As Microsoft’s chief research and strategy officer, Craig Mundie will play an important role in shaping the future of personal computing. Since Bill Gates’s retirement in July, Mundie and chief software architect Ray Ozzie have jointly led the company’s technical direction.
Today at Technology Review’s EmTech Conference, Mundie will deliver the keynote speech on the ways in which new approaches to hardware and software will transform people’s lives. Technology Review’s assistant editor, Erica Naone, caught up with him before his talk to discuss the role he sees for cloud computing–the trend shifting computer processing and storage away from desktop computers and onto distributed computers across the Internet.
Technology Review: People often talk about software moving from the desktop–programs running on a personal computer–to the Internet–programs running through a Web browser. Do you see this as the next big thing?
Craig Mundie: My view is that the next big platform shift will actually be the composite platform, where we glue the Internet platform to the evolved client platform [clients include desktop computers, laptops, mobile phones, and other devices], creating a uniform programming architecture across those things.
TR: What kinds of programming techniques would be needed to support so many devices and processors running in parallel?
CM: Many of the basic tenets of how people write programs and have written them for decades no longer turn out to work very well. Traditional procedural programming languages tend to mask or in fact squeeze out the inherent parallelism in many problems just as a byproduct of the structure of the languages. How you get programs to be correct at larger and larger scales across this distributed concurrent environment is another problem. We need better tools for debugging and ultimately even program proof [automated tools to verify that a program’s algorithms function as intended] that will allow us to put these new applications together. And then, at the end of the day, we actually have to have new applications.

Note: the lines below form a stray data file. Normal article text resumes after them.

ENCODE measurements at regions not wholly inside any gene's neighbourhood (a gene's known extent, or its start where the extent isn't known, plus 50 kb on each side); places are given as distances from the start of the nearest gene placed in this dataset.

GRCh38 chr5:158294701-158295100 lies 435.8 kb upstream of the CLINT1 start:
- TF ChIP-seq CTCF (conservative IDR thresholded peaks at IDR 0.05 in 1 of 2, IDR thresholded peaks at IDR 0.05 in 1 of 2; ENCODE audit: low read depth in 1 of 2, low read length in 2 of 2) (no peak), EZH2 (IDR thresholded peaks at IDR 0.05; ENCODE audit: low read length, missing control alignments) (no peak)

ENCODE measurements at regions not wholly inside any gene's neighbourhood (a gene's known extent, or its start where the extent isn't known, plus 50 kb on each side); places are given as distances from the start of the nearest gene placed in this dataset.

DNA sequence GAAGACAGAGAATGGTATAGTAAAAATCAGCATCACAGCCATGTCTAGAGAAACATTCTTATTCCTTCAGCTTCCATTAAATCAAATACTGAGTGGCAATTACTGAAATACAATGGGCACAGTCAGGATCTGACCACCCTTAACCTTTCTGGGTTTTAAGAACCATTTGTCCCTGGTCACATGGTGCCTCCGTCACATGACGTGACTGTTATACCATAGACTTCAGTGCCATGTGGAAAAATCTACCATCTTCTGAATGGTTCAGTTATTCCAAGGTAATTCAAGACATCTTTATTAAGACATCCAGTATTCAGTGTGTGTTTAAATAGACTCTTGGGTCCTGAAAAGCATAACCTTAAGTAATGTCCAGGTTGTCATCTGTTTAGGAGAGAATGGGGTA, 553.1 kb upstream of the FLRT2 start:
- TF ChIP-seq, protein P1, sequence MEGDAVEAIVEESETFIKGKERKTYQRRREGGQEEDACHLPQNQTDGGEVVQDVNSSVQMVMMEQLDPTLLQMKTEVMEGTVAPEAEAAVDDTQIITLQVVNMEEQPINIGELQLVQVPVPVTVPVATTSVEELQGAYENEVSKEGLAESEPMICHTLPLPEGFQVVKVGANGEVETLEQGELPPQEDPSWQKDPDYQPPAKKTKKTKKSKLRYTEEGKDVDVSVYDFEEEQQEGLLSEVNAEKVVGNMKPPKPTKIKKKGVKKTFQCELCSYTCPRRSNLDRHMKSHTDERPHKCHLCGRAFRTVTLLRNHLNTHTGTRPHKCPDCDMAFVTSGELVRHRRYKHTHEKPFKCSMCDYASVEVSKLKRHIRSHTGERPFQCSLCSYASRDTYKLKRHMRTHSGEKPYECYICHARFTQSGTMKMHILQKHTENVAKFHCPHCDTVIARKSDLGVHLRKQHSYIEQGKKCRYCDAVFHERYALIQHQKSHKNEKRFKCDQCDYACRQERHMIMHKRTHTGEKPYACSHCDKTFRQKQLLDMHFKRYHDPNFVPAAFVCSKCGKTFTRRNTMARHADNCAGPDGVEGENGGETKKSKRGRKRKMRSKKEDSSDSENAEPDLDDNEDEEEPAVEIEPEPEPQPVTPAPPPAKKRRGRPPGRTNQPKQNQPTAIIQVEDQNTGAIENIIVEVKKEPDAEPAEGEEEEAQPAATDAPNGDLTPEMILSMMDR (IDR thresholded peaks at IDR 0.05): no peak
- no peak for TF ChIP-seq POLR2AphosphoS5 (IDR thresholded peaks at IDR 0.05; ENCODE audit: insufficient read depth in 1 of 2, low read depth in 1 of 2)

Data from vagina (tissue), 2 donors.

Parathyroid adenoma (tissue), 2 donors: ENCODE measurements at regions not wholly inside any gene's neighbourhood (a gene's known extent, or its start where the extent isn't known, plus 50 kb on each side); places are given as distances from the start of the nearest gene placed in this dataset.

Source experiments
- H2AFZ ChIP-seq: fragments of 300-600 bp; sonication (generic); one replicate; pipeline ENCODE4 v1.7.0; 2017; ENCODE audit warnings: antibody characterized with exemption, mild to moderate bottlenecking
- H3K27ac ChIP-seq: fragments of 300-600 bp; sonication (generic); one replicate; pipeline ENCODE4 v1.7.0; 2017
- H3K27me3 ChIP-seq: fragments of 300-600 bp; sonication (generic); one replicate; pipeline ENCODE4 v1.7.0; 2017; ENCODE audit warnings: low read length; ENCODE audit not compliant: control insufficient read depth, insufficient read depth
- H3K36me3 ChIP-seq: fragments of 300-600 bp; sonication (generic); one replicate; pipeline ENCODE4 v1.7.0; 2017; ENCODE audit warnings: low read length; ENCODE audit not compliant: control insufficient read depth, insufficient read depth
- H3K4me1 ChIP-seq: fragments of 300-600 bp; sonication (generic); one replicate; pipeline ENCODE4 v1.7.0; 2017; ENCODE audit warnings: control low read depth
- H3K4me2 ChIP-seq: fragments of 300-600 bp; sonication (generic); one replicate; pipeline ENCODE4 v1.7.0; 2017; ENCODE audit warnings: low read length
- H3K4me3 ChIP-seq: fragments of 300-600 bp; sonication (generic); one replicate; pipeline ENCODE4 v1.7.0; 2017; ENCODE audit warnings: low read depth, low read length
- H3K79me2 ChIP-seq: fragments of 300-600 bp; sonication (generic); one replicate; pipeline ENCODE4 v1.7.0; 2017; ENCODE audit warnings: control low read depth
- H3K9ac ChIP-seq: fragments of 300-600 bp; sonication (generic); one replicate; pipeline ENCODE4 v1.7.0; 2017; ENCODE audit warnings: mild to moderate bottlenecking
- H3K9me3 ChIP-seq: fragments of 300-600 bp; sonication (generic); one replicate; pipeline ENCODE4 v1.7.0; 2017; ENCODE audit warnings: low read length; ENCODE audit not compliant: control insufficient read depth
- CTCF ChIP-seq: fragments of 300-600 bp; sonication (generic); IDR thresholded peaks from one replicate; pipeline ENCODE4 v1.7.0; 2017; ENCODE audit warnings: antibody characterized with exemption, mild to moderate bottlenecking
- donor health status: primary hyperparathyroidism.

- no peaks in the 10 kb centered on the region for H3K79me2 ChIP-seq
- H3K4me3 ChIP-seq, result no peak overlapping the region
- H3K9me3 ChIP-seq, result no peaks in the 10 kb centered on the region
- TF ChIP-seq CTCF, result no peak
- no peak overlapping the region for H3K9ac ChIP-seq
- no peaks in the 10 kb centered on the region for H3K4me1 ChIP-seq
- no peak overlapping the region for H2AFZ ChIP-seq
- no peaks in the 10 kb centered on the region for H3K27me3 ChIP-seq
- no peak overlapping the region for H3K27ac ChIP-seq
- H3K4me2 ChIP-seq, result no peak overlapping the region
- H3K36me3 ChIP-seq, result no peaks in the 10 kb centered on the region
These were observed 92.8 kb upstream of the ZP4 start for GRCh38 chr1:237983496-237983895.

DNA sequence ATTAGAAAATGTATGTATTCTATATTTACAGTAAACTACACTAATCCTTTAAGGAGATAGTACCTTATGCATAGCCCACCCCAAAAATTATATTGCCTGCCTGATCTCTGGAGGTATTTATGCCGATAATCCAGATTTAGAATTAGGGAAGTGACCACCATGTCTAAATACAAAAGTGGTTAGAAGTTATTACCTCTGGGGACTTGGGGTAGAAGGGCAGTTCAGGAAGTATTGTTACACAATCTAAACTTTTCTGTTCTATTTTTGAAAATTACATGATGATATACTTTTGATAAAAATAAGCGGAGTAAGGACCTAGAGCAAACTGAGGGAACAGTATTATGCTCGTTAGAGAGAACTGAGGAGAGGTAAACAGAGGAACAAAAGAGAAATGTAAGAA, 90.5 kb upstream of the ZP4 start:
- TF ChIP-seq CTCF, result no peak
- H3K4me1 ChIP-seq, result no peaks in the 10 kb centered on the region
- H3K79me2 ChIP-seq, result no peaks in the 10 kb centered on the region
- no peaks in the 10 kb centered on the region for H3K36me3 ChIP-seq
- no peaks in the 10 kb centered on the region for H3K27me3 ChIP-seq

TR: What would these new applications be like?
CM: There will be a class of experiences that naturally incorporate all of the intelligent clients in your life. Today, you can buy a cell phone and a car and a TV and a game console and a laptop and a desktop, but it’s sort of left as an exercise for the consumer to figure out how to make the same stuff appear on all of them. Today it’s just way too hard. What you really want to do is think of this collection of clients that work in concert with a collection of Web-based services. But, when taken together, they give you a much better experience in that regard. If it’s your music, for example, you can say, “Look, I just expect to be able to listen to my music no matter what device I happen to pick up.”
When designing an embedded system choosing which tools to use often comes down to building a custom solution or buying off-the-shelf tools.